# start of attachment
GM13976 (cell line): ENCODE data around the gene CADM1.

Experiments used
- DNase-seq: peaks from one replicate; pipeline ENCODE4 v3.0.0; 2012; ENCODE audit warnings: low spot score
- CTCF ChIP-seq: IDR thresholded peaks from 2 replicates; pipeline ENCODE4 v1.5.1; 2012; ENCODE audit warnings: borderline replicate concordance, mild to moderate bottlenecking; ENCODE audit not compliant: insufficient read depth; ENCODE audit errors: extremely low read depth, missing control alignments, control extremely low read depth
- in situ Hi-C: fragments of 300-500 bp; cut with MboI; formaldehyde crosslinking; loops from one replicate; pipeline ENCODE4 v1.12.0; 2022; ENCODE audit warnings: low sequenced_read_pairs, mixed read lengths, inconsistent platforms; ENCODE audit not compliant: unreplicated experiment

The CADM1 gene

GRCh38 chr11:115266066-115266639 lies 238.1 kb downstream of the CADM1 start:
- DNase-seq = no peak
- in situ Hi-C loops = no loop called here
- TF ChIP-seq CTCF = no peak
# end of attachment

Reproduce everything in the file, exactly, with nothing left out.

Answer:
GM13976 (cell line): ENCODE data around the gene CADM1.

Experiments used
- DNase-seq: peaks from one replicate; pipeline ENCODE4 v3.0.0; 2012; ENCODE audit warnings: low spot score
- CTCF ChIP-seq: IDR thresholded peaks from 2 replicates; pipeline ENCODE4 v1.5.1; 2012; ENCODE audit warnings: borderline replicate concordance, mild to moderate bottlenecking; ENCODE audit not compliant: insufficient read depth; ENCODE audit errors: extremely low read depth, missing control alignments, control extremely low read depth
- in situ Hi-C: fragments of 300-500 bp; cut with MboI; formaldehyde crosslinking; loops from one replicate; pipeline ENCODE4 v1.12.0; 2022; ENCODE audit warnings: low sequenced_read_pairs, mixed read lengths, inconsistent platforms; ENCODE audit not compliant: unreplicated experiment

The CADM1 gene

GRCh38 chr11:115266066-115266639 lies 238.1 kb downstream of the CADM1 start:
- DNase-seq = no peak
- in situ Hi-C loops = no loop called here
- TF ChIP-seq CTCF = no peak